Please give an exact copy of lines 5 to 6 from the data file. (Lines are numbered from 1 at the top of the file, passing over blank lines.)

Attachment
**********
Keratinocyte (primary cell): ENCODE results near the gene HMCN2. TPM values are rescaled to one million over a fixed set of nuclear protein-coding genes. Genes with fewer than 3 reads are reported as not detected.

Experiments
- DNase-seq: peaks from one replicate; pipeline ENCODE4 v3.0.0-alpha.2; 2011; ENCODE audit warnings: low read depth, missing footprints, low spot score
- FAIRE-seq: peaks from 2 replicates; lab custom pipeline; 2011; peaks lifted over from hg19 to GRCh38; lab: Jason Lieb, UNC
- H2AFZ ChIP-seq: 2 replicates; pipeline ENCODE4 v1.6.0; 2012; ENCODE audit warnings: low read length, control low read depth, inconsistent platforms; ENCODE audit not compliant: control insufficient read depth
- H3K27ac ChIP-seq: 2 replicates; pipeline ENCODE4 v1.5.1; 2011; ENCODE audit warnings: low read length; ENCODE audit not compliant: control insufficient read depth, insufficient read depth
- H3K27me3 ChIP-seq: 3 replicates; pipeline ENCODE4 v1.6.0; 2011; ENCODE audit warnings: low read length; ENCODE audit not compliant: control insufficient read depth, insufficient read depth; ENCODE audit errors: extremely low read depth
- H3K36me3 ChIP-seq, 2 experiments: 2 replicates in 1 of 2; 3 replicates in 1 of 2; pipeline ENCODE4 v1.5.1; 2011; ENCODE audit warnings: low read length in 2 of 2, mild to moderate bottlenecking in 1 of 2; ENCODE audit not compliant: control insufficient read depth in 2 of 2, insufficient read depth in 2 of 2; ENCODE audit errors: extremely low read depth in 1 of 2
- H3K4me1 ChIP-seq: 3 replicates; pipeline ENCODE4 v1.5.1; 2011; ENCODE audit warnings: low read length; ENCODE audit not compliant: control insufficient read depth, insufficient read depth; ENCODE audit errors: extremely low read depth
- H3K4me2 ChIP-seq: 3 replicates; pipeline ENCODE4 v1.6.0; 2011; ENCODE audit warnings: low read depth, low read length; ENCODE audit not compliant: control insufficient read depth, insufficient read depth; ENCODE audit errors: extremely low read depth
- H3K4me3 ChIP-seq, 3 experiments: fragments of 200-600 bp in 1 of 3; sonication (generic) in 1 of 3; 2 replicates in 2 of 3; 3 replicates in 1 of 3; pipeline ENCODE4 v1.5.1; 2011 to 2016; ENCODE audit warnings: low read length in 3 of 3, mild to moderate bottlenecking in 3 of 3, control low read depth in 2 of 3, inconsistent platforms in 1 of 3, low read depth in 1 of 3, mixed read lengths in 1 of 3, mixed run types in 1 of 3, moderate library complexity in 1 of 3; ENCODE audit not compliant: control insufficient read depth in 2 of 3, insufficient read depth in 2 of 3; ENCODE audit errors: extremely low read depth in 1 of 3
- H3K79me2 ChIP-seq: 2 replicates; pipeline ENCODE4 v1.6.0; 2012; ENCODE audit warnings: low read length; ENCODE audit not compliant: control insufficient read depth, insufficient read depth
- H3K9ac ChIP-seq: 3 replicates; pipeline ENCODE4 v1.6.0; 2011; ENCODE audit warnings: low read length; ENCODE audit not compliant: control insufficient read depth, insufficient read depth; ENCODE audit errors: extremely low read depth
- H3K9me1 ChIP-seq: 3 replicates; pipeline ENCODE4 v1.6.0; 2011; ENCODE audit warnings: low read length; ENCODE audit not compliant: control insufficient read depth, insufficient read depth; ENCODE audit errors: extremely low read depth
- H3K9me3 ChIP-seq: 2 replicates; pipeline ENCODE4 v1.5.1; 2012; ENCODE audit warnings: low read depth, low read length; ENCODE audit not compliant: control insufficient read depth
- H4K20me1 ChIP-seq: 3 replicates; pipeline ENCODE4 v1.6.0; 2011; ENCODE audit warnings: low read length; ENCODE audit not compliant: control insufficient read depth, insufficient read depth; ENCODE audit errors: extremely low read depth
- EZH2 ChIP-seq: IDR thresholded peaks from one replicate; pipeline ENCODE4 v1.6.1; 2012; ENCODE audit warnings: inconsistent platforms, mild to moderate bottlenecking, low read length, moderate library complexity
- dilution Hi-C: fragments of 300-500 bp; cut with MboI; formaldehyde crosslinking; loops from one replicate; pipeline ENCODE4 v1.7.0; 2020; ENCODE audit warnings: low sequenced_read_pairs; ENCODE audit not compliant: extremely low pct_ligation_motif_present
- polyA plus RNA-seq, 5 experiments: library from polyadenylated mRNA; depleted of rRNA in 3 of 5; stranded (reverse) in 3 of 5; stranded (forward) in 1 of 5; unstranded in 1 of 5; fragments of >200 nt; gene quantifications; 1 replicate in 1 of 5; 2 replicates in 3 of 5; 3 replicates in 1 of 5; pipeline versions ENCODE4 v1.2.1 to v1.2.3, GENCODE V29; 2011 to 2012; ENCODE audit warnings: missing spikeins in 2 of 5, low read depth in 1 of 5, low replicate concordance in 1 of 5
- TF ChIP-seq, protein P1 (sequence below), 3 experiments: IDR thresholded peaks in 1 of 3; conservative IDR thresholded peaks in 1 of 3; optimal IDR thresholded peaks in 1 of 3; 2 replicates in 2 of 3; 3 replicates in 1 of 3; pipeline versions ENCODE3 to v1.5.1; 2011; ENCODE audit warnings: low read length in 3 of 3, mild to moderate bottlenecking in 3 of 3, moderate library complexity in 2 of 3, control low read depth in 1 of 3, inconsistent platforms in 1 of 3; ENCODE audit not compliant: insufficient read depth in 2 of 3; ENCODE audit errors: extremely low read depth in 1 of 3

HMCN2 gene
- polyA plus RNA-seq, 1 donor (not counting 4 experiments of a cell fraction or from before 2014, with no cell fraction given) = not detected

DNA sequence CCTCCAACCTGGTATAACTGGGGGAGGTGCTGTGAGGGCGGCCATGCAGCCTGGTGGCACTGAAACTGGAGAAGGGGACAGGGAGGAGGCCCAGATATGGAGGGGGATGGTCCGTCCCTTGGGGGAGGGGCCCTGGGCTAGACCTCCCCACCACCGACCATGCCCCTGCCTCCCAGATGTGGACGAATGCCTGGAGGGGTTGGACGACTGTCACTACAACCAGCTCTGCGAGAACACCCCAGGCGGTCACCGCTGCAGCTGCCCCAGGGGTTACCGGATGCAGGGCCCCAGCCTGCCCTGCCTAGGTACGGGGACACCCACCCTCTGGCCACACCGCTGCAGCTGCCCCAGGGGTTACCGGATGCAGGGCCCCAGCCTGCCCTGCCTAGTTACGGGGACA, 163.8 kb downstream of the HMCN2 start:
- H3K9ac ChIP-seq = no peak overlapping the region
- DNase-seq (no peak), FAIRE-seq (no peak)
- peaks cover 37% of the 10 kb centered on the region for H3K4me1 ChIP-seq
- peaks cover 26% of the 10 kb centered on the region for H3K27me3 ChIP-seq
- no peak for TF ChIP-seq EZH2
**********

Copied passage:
- H2AFZ ChIP-seq: 2 replicates; pipeline ENCODE4 v1.6.0; 2012; ENCODE audit warnings: low read length, control low read depth, inconsistent platforms; ENCODE audit not compliant: control insufficient read depth
- H3K27ac ChIP-seq: 2 replicates; pipeline ENCODE4 v1.5.1; 2011; ENCODE audit warnings: low read length; ENCODE audit not compliant: control insufficient read depth, insufficient read depth